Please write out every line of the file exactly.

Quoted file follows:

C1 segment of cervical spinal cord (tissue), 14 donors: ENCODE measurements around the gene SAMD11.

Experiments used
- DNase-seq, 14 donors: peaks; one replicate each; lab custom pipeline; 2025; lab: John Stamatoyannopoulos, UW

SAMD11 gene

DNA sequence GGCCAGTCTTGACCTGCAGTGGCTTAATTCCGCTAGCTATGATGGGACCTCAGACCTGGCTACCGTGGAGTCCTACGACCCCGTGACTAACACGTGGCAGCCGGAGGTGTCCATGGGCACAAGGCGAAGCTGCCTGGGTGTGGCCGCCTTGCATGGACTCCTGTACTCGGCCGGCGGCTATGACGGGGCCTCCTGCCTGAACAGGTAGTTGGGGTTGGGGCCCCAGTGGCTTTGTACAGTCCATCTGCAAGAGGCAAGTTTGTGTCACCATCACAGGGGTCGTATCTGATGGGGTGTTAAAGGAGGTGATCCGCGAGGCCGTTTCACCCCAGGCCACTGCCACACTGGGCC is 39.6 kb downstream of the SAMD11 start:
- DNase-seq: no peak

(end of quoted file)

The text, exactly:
C1 segment of cervical spinal cord (tissue), 14 donors: ENCODE measurements around the gene SAMD11.

Experiments used
- DNase-seq, 14 donors: peaks; one replicate each; lab custom pipeline; 2025; lab: John Stamatoyannopoulos, UW

SAMD11 gene

DNA sequence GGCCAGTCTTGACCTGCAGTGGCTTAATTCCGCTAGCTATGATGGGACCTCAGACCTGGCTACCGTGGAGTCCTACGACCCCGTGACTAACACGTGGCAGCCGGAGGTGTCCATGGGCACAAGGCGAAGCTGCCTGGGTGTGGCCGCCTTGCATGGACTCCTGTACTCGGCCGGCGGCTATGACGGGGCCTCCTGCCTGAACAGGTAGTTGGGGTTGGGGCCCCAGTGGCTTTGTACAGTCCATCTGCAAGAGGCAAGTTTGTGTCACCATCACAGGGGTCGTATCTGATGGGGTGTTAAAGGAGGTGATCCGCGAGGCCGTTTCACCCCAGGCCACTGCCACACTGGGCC is 39.6 kb downstream of the SAMD11 start:
- DNase-seq: no peak